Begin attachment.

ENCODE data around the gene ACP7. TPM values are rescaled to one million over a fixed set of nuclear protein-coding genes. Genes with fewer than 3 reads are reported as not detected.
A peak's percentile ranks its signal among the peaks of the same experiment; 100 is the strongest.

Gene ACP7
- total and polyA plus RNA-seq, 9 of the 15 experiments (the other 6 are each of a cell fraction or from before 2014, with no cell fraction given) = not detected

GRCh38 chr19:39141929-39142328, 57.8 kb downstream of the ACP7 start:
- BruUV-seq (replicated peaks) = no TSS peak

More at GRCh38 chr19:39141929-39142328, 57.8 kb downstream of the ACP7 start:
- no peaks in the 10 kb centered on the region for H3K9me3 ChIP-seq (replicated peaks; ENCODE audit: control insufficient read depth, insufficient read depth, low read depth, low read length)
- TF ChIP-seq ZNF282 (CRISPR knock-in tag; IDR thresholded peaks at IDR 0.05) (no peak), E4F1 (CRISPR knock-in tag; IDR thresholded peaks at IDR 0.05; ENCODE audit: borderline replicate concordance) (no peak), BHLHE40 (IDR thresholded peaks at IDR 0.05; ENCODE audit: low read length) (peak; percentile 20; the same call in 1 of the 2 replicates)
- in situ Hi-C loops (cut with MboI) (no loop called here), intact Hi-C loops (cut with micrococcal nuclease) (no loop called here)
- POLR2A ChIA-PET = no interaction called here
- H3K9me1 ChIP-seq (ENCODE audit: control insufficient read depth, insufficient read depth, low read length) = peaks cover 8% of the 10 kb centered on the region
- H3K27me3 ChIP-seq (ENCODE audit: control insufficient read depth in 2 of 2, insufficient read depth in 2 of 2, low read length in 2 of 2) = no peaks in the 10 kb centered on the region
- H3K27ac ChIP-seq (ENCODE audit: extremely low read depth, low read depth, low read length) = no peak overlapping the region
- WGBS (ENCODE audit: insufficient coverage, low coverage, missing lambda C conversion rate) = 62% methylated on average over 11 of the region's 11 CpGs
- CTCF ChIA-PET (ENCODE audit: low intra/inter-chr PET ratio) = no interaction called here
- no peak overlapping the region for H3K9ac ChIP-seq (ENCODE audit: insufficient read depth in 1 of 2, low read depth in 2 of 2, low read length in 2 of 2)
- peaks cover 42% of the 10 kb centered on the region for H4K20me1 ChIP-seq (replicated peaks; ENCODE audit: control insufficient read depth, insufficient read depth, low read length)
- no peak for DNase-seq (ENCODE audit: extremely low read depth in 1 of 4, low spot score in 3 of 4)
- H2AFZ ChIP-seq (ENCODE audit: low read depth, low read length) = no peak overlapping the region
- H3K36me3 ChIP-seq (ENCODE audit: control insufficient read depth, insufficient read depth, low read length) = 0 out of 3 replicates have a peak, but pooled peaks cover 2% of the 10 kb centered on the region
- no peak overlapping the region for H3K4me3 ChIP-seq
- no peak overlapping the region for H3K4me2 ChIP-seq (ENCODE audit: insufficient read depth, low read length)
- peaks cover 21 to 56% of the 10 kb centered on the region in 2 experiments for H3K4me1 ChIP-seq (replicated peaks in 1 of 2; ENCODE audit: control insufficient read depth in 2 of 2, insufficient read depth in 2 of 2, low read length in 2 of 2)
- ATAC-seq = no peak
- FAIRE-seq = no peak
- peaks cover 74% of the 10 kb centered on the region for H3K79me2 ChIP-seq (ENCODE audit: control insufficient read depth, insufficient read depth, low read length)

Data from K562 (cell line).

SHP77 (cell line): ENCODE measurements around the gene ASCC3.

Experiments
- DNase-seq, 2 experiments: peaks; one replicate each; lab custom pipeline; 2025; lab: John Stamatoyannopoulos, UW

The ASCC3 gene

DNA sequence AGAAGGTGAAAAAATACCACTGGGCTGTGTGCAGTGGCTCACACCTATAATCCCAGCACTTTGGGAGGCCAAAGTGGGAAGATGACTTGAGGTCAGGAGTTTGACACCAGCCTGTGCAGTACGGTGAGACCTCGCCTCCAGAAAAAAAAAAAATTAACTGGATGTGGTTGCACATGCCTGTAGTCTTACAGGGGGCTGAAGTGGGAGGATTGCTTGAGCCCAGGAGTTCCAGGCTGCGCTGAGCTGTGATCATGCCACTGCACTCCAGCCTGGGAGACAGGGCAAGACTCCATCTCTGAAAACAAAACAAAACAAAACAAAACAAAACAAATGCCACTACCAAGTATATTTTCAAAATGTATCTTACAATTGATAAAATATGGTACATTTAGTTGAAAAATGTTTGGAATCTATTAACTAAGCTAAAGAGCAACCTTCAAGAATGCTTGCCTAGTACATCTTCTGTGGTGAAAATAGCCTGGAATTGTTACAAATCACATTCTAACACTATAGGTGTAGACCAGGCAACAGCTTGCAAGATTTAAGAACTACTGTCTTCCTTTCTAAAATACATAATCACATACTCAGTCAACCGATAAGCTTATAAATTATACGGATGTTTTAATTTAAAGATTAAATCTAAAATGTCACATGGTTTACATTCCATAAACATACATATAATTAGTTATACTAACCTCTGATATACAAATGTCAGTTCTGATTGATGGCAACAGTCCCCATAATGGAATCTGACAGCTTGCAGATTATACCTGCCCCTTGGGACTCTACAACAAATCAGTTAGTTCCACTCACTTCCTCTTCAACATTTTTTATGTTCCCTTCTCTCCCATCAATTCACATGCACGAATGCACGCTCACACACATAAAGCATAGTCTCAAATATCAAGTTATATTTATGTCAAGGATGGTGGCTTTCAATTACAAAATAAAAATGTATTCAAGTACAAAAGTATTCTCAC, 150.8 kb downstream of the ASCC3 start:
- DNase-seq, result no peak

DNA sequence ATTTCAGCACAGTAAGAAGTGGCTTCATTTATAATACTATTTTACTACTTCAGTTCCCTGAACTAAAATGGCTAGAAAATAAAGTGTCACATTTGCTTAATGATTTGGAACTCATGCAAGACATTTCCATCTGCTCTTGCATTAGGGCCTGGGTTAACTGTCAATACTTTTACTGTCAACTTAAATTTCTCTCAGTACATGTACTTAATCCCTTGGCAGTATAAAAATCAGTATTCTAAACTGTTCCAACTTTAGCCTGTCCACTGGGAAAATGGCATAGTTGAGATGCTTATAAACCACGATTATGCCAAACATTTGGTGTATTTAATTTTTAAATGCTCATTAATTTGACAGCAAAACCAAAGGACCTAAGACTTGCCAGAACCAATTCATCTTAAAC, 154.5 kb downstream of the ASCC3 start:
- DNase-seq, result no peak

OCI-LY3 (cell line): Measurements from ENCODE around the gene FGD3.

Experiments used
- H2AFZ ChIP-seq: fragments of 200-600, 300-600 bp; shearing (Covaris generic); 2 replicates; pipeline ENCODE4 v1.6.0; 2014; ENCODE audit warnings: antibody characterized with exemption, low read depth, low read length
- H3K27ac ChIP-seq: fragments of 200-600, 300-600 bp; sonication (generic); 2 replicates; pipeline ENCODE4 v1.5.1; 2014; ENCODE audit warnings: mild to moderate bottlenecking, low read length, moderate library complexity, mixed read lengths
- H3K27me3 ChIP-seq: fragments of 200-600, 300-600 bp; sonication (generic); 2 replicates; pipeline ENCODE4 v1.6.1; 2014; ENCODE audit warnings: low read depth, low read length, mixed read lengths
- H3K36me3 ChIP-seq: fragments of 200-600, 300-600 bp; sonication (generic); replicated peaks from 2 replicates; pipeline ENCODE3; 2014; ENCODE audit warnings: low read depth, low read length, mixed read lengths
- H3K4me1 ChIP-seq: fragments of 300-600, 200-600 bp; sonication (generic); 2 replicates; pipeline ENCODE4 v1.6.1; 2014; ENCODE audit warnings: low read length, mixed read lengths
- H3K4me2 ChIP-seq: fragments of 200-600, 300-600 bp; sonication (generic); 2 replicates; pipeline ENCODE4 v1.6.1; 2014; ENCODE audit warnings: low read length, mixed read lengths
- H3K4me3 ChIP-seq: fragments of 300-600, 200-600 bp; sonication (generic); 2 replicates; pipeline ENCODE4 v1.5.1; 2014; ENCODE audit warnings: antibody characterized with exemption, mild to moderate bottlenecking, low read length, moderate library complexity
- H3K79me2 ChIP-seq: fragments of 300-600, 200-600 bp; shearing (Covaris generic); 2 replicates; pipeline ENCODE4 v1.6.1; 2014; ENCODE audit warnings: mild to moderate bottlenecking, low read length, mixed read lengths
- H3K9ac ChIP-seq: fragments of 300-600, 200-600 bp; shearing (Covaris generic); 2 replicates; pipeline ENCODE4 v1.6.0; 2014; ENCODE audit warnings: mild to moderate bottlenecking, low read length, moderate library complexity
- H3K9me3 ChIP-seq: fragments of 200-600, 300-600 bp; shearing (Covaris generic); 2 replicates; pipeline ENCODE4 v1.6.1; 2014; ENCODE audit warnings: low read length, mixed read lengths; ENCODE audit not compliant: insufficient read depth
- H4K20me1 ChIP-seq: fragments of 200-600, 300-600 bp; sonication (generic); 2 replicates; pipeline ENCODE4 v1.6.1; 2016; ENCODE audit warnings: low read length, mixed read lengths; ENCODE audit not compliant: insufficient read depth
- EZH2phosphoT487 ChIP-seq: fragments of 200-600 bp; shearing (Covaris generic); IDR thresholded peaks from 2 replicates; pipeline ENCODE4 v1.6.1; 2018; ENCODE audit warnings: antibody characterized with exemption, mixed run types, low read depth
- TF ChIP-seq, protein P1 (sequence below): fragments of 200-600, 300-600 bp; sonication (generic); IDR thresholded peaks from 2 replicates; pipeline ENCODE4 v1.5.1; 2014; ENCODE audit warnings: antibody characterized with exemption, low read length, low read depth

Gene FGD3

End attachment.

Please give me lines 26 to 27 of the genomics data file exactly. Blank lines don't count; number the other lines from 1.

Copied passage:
- FAIRE-seq = no peak
- peaks cover 74% of the 10 kb centered on the region for H3K79me2 ChIP-seq (ENCODE audit: control insufficient read depth, insufficient read depth, low read length)